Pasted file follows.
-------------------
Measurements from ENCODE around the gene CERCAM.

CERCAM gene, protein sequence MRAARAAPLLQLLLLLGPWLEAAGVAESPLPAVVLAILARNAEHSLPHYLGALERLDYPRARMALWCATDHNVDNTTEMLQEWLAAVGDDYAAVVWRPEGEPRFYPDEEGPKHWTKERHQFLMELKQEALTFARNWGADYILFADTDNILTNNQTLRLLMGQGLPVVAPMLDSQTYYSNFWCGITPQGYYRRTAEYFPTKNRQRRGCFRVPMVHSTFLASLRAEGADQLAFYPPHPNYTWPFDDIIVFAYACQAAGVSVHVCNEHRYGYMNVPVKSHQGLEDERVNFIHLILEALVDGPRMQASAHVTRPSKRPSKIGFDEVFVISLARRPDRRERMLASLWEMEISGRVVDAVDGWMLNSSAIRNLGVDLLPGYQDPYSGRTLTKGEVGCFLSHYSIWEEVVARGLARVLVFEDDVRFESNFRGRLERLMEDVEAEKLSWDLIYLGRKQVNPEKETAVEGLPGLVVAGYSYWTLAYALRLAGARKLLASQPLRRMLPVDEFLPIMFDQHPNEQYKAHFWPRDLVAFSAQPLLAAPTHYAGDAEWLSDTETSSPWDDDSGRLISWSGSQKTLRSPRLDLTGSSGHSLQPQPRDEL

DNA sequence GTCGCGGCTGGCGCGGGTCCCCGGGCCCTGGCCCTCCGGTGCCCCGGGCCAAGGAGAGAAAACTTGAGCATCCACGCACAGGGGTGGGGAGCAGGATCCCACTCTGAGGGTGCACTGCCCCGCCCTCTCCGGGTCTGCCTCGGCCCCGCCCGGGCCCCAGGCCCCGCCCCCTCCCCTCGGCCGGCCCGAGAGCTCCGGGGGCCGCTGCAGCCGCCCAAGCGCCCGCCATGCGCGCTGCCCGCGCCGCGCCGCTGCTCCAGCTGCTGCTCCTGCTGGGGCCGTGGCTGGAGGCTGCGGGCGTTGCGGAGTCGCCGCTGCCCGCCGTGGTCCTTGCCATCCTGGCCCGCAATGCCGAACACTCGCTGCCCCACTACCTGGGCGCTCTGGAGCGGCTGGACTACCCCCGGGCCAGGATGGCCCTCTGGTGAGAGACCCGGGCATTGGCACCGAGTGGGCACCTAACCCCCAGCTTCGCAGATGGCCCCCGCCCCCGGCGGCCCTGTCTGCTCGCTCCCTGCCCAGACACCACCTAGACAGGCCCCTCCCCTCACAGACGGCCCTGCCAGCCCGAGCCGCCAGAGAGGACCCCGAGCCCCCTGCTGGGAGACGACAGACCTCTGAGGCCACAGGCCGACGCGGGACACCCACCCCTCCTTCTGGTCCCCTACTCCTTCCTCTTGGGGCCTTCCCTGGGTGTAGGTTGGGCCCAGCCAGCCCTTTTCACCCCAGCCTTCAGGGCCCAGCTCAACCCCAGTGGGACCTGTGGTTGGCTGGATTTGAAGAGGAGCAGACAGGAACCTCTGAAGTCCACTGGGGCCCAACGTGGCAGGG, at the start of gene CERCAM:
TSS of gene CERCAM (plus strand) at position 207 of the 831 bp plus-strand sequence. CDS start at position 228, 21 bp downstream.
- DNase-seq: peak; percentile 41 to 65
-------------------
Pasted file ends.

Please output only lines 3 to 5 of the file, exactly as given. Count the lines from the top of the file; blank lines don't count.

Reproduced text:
DNA sequence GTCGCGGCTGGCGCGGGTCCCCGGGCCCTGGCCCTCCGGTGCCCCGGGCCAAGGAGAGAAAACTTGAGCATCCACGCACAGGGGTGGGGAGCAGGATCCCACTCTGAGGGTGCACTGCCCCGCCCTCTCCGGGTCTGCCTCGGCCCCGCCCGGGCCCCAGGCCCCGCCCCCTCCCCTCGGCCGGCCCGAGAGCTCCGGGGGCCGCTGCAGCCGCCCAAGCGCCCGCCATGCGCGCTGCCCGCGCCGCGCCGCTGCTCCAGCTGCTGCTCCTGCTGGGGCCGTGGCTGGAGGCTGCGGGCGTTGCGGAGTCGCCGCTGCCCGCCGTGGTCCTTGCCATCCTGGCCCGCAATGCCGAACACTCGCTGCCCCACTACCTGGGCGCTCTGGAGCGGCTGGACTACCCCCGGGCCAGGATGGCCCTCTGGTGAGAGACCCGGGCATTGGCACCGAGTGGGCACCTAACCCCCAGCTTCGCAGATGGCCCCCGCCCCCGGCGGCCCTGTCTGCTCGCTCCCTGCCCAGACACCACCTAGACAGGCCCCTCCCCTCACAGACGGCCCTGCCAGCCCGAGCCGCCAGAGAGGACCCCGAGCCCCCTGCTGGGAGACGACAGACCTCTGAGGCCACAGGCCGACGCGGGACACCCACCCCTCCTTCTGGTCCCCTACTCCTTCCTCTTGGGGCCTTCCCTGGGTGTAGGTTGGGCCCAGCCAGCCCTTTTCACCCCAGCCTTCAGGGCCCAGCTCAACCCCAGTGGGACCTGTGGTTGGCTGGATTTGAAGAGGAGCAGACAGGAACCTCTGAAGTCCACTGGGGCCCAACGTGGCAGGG, at the start of gene CERCAM:
TSS of gene CERCAM (plus strand) at position 207 of the 831 bp plus-strand sequence. CDS start at position 228, 21 bp downstream.
- DNase-seq: peak; percentile 41 to 65